My Premier is also working alongside the Premiers of Alberta and Manitoba in
leading the development of a new Canadian Council of the Federation energy
strategy. Newfoundland and Labrador is seen across the country as a leader
in driving energy development, cooperation and innovation.
Growing our resource sector benefits all of us. The more our resource sector
grows, the more development revenues they generate, and the less taxes
we need to collect from people to pay for the services we provide.
Resource sector growth supports population growth by providing a solid
foundation on which people can build for the future, sink down roots, ground
their families, and make strong and lasting connections. Strong, thriving
communities attract and anchor the skilled workers our economy needs.
This principle has motivated My Government from the very start. A decade ago,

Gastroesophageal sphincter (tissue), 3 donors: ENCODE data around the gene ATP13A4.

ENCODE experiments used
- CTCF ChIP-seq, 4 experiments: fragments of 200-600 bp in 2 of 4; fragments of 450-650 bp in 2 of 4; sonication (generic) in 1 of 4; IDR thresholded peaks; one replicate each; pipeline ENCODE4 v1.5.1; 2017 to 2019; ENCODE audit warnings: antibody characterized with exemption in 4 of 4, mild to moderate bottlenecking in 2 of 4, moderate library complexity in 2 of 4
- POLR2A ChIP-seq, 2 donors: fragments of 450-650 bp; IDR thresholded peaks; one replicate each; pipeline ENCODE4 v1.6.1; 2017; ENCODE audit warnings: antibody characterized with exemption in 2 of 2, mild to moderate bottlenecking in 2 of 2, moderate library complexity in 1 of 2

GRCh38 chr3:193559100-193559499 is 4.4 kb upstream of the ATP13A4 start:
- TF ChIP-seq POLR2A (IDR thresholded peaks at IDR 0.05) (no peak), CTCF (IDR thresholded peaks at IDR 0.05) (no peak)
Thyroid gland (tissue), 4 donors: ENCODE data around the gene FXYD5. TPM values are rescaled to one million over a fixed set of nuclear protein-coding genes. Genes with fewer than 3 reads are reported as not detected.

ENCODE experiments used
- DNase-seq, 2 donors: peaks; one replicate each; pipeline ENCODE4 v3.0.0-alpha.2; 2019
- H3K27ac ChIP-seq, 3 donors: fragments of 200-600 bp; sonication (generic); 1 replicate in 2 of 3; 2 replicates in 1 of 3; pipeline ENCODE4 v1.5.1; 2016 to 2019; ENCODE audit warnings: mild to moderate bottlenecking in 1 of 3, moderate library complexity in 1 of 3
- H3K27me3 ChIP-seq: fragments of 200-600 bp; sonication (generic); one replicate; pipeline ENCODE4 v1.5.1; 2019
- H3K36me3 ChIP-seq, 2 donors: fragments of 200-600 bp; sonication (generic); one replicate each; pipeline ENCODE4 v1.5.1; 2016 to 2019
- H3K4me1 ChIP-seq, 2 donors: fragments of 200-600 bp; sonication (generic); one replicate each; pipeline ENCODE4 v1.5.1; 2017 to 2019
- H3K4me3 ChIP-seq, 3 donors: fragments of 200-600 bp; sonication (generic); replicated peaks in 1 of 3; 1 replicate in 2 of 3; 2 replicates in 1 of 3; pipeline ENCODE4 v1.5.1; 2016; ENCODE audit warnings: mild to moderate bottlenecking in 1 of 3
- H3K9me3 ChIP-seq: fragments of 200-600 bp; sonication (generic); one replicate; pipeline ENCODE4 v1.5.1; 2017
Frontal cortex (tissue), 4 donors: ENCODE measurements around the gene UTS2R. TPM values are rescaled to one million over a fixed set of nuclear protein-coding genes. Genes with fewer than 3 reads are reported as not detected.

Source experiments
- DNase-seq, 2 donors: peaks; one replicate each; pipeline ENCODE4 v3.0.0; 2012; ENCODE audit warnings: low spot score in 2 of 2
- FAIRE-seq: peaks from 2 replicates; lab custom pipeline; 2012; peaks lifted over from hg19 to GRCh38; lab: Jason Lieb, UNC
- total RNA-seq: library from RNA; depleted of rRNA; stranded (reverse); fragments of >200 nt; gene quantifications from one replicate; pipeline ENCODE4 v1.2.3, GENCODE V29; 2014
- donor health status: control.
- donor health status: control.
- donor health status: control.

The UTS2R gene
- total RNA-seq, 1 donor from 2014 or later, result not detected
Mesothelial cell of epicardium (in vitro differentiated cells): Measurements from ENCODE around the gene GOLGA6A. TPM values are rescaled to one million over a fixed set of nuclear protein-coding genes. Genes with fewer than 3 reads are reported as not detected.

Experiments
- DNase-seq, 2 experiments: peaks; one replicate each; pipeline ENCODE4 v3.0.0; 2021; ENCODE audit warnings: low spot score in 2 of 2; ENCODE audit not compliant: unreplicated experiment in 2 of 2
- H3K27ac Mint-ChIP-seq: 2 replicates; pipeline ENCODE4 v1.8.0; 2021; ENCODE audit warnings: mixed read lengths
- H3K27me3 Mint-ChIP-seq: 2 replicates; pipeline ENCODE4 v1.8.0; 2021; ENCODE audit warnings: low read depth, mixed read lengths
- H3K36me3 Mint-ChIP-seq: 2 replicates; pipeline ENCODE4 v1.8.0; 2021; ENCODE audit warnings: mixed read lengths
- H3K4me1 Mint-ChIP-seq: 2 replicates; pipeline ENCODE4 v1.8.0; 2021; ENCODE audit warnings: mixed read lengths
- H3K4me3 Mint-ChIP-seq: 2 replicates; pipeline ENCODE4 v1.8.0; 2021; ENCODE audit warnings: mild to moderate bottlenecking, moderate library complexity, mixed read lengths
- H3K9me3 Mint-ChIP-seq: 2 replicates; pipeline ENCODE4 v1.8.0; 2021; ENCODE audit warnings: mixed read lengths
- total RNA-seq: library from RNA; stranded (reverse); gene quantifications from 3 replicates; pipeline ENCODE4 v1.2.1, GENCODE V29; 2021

it identified the solution that would meet the demand for skilled labour in our
province while at the same time addressing the need in our communities for an
influx of young families. A decade ago, it recognized what was wrong that needed
fixing. New post-secondary graduates were hamstrung by burdens of debt so
onerous that many had to leave the province to find jobs lucrative enough to
pay those debts down. Others who would have benefitted from developing
post-secondary skills were scared away by the high costs of going to
college. They were instead heading out west for whatever jobs they could
get. Newfoundland and Labrador was hemorrhaging its brightest and best,
and largely because of a failure to appreciate the importance of accessible
and affordable post-secondary education. My newly elected Government
immediately took aim at the problem by launching a White Paper on Public